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CIOs and other ed-tech leaders are not being left out of the K-12 recovery conversation, particularly when it comes to spending relief funds on learning and safety.
New Hampshire districts are getting three potentially transformative teaching tools at no cost for five years, and the PD to power them.
If the IT department is not preparing for the ESSER fiscal cliff by partnering with academic and financial leaders, your district risks taking a hard financial fall.
Thoughtfully automating administrative tasks can free educators to devote more time to their passion: teaching.
Administrators can find hope in the fact that more teachers believe their students will recover academically from the difficulties of the last three school years.
In order to turn learning loss into learning gain, we need bots that serve as personal tutors.
About two-thirds of students want to be in-person all the time when the pandemic ends while 18% favor a combination of face-to-face and remote instruction. Only 9% would prefer being fully online.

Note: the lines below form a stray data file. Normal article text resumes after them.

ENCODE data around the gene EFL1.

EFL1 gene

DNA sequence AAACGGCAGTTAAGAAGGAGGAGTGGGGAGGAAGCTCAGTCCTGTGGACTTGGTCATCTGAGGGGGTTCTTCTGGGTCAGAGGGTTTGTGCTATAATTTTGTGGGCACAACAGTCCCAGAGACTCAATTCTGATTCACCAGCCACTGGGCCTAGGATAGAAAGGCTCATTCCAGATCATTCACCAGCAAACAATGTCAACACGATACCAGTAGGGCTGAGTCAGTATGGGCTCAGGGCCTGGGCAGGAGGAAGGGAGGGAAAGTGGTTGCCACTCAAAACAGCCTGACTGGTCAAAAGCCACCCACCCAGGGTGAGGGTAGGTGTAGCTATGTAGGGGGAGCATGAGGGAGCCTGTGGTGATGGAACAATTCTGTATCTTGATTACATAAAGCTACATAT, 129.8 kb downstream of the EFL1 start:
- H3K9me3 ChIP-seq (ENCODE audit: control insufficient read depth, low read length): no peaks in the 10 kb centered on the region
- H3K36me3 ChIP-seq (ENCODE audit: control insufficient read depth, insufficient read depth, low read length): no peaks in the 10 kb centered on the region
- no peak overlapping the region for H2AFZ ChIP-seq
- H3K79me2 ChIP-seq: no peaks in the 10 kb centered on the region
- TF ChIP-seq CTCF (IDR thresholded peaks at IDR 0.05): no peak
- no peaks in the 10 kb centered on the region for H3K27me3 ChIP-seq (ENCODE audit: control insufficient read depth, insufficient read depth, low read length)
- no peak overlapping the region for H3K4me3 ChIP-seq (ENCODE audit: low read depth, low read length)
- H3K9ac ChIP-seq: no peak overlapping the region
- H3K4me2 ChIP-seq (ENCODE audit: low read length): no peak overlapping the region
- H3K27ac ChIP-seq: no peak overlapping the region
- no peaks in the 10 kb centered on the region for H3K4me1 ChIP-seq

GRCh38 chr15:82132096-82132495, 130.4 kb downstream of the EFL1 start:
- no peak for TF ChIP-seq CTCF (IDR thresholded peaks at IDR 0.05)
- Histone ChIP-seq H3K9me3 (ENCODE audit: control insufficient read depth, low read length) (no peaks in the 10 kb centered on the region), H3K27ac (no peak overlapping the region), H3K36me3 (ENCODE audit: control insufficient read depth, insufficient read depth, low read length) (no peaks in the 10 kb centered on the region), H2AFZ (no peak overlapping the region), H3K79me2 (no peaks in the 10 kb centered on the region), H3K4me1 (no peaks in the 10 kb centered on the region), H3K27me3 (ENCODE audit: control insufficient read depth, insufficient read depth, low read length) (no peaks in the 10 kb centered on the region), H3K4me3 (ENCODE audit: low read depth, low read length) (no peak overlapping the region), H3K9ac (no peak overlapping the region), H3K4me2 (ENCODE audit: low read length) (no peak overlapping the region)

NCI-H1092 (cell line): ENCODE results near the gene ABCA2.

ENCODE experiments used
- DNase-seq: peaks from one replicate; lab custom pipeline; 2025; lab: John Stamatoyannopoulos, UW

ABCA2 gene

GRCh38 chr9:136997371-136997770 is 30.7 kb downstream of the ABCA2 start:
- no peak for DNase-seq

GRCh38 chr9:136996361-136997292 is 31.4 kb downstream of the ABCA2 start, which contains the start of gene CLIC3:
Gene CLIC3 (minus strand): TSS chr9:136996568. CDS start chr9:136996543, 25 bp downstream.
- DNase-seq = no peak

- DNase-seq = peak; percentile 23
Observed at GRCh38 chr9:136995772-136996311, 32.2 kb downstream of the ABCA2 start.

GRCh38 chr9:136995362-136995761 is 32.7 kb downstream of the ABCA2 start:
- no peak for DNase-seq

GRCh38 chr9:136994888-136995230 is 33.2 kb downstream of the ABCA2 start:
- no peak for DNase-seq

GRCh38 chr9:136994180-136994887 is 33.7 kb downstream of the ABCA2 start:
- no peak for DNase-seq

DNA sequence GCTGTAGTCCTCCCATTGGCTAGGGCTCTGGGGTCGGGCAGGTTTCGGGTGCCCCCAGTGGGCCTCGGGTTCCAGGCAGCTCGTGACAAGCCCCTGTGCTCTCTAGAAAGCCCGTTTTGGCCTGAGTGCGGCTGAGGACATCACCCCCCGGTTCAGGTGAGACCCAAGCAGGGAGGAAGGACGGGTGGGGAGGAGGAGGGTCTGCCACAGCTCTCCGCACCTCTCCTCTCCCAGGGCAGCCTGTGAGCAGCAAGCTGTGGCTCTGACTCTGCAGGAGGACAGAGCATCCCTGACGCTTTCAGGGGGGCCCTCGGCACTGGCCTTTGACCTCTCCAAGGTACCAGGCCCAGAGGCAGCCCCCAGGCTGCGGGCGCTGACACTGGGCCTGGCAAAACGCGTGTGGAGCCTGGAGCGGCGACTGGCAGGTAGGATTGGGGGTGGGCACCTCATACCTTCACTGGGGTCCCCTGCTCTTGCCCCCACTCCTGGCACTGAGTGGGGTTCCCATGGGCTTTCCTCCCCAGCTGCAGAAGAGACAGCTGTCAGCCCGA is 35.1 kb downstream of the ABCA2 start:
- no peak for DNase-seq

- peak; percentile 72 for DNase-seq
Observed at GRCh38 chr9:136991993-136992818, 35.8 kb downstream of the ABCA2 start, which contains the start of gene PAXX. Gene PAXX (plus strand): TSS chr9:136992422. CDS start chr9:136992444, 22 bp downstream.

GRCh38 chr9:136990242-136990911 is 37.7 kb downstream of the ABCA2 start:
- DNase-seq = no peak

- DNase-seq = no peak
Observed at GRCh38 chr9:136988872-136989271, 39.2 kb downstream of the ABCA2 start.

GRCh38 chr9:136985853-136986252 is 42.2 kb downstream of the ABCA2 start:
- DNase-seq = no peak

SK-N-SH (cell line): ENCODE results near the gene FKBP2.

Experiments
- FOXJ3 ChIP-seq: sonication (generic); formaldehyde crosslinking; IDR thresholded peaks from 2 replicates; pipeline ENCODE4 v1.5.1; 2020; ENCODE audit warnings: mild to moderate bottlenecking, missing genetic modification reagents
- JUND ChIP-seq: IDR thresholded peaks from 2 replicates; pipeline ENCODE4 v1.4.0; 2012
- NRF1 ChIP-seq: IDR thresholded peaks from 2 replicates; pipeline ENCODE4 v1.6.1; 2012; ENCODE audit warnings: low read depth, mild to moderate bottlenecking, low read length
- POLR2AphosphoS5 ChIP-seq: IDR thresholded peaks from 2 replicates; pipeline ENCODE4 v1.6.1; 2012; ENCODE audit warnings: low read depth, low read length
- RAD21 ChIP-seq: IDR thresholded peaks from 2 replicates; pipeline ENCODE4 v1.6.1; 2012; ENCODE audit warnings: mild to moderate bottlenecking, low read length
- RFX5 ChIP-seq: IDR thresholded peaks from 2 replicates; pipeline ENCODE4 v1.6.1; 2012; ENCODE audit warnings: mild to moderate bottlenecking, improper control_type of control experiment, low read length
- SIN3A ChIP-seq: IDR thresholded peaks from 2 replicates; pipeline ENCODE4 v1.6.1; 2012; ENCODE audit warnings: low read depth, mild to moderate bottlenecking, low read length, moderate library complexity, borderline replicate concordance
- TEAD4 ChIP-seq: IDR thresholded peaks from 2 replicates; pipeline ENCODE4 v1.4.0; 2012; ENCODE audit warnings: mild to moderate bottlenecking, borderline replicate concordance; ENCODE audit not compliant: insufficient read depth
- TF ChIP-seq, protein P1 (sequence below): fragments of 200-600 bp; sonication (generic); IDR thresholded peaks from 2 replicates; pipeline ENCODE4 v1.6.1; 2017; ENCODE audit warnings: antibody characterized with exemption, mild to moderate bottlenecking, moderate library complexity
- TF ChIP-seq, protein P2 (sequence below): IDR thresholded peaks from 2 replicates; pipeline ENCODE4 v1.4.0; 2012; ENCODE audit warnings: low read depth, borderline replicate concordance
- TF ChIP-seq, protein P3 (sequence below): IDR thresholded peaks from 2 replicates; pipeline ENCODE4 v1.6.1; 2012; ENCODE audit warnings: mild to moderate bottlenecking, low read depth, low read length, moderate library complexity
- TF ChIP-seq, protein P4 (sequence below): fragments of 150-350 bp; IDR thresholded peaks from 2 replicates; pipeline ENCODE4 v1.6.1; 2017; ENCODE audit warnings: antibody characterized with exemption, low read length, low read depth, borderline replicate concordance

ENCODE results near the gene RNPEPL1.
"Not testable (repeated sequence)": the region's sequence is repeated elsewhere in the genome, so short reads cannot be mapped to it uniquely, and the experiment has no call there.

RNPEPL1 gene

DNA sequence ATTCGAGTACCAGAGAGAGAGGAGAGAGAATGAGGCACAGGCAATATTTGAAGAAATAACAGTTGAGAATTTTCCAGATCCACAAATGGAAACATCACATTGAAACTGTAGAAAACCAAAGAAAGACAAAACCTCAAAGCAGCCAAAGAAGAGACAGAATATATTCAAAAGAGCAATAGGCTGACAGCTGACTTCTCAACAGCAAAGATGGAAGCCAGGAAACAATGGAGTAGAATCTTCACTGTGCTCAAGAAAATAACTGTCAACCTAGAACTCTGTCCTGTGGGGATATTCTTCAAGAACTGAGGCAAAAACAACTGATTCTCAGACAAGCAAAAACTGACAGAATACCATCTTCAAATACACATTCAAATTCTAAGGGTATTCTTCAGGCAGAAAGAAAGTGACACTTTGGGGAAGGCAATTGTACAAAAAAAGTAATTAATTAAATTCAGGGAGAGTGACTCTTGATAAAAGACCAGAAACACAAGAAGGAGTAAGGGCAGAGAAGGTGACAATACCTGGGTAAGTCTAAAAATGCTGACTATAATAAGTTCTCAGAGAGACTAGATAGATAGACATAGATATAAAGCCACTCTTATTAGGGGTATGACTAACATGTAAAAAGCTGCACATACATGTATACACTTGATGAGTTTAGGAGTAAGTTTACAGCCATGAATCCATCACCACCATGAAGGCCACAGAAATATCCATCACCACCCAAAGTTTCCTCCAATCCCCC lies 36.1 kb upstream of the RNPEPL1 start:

What if there was a way to (very easily) find which ed-tech programs and platforms are making a difference in districts with the same characteristics as yours?
Educators, parents and other K-12 stakeholders have developed some pretty strong opinions about online learning over the last few years, particularly when it comes to elementary school students.
But as some CIOs and administrators have learned, it's not as simple as buying new instructional technology tools and installing them on your teachers' devices.
The wave of Americans looking for more purpose-driven careers during the "Great Resignation" is causing a shift in workers from Big Tech to ed-tech.